Have the bus driver drop you off near John F. Kennedy Drive. Walking eastward on JFK Drive, you’ll pass five of the park’s most popular attractions: Stow Lake, the de Young Museum, the Japanese Tea Garden, the California Academy of Sciences (p. ###), and the Conservatory of Flowers.

5. Cha Cha Cha

By now you’re probably starving, so walk out of the park, past the throngs of young squatters (don’t worry—they tend to be harmless) and into the Haight to Cha Cha Cha (1801 Haight St.; tel. 415/386-7670). Order plenty of dishes from the Caribbeantapas-style menu and dine family-style. Oh, and don’t forget a pitcher of sangria—you’ve earned it.

6. Exploring the Haight-Ashbury District

Despite the overall gentrification of San Francisco, the birthplace of the Summer of Love and Flower Power remains gritty. The several blocks of Haight Street lined with inexpensive restaurants and shops are popular with young and old nonconformists, who congregate on the sidewalk over beers, bongos, and buds. Spend at least an hour strolling up Haight Street, browsing the cornucopia of used-clothes stores, leather shops, head shops, and poster stores. There are some great bargains to be found here, especially for vintage clothing.

When you get to the intersection of Haight and Masonic streets, catch the Muni no. 43 bus heading north, which will take you through the Presidio and back to the Marina District.

7. Dinner & Drinks

After such a full day on your feet, you deserve a memorable San Francisco dinner, and Nopa is a great place to get it. Located nearby but off the tourist path, it’s got a vibrant bar scene, killer cocktails, and a fantastic menu offering “urban rustic” food—which translates to contemporary American cuisine with seasonal, farm-fresh influences.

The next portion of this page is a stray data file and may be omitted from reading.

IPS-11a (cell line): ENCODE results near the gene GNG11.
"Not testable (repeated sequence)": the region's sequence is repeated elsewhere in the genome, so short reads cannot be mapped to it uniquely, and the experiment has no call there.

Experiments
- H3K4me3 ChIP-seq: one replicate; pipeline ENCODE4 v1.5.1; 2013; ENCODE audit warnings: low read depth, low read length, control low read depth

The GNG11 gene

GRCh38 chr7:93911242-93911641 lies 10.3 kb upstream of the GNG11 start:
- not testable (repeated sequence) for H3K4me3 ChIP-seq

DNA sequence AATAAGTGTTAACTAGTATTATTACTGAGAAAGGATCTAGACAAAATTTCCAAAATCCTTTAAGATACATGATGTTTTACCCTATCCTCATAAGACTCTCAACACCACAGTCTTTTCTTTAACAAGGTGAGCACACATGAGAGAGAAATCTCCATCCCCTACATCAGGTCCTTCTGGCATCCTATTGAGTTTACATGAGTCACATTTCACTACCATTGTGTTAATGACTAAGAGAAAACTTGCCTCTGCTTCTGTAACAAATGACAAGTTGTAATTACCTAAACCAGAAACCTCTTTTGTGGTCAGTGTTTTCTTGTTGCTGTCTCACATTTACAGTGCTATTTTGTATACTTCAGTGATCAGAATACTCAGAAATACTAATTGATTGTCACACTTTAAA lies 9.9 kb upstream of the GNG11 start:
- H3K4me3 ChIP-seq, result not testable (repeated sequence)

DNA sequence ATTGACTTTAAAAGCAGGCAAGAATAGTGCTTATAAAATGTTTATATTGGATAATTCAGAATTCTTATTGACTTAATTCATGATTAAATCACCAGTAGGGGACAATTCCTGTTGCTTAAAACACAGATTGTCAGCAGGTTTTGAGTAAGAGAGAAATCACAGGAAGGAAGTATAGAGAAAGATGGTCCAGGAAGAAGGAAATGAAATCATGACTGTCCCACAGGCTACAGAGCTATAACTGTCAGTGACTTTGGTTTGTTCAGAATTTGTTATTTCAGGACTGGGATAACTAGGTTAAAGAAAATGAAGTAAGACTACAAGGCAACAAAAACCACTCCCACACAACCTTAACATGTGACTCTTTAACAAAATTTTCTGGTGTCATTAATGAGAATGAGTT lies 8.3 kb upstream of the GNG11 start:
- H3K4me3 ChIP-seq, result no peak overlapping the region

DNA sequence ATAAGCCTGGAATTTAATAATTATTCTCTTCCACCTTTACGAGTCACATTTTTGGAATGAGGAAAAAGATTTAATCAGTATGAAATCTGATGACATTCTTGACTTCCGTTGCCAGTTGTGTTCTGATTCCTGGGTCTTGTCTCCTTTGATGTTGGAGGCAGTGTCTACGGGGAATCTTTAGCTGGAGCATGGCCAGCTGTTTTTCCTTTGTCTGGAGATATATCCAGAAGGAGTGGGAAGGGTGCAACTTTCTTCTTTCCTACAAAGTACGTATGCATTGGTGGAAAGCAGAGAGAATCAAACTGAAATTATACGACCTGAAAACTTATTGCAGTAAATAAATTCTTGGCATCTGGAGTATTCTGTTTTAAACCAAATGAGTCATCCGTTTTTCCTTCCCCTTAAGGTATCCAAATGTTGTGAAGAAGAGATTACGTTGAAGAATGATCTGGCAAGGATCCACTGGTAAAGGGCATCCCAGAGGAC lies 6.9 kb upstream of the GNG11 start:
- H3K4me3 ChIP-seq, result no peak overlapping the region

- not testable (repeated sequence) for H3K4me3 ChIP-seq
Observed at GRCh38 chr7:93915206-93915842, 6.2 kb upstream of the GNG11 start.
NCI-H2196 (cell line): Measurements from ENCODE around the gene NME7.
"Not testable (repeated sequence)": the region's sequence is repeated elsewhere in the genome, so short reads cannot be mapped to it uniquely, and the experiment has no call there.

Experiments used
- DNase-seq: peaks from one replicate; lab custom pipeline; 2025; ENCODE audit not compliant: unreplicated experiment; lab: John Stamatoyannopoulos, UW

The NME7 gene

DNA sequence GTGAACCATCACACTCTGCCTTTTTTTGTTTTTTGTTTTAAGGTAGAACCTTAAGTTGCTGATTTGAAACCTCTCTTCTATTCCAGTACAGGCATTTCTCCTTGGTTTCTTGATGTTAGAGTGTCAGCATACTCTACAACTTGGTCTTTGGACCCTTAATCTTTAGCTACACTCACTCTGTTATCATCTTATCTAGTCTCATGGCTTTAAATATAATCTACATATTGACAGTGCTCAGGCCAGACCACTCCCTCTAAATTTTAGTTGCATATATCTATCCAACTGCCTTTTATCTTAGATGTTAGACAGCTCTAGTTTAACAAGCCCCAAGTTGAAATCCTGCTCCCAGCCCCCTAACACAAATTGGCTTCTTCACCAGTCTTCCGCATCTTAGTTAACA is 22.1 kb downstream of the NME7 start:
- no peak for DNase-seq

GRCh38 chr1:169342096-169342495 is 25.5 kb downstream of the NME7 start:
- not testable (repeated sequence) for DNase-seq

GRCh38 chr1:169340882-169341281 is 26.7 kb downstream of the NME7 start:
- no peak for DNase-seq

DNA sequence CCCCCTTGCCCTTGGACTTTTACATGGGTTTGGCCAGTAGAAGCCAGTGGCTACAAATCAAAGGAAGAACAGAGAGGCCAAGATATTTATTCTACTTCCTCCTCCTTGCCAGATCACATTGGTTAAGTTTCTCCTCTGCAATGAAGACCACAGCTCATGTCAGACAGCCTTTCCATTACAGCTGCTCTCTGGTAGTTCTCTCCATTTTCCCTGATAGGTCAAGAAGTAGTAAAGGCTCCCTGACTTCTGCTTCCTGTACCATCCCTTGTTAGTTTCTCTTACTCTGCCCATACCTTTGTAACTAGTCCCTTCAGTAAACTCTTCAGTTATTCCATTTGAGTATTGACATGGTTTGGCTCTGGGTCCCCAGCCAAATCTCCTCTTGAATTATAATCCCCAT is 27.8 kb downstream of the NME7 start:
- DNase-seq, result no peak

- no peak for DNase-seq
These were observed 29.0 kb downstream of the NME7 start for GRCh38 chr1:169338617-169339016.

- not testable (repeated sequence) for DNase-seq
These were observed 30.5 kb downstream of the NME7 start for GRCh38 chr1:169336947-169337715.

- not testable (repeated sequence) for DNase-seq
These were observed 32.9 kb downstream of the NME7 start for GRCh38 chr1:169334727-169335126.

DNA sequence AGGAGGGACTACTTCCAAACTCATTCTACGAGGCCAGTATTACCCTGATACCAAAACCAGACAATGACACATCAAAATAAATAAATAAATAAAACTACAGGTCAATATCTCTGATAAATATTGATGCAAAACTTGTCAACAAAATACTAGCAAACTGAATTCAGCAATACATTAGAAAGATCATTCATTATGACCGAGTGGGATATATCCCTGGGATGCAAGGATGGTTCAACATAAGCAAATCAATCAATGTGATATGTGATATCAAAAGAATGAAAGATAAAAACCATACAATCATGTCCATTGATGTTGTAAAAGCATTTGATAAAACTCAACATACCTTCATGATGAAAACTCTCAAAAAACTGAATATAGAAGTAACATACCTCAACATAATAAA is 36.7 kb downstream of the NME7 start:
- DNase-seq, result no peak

Best of San Francisco with Kids in 2 Days

On Day 2, it's time to leave Fisherman's Wharf and get familiar with a couple of the other famous spots in the city. Start with a tour over that big orange bridge, lunch in Sausalito, and a ferry ride across the bay. Next, stop to play a few old-fashioned video games, and then it's off to a working museum. End your tour at the crowded, colorful world that is Chinatown. Start: Historic F-Line Streetcar to Fisherman's Wharf.1.

1. Guided Golden Gate Bridge Bike Tour

The perfect way to start your day is a pedal across one of the most recognized landmarks in the world. Don’t worry, you are not alone! You’ll have a great guide from one of the Fisherman's Wharf area bike shops to show you the way.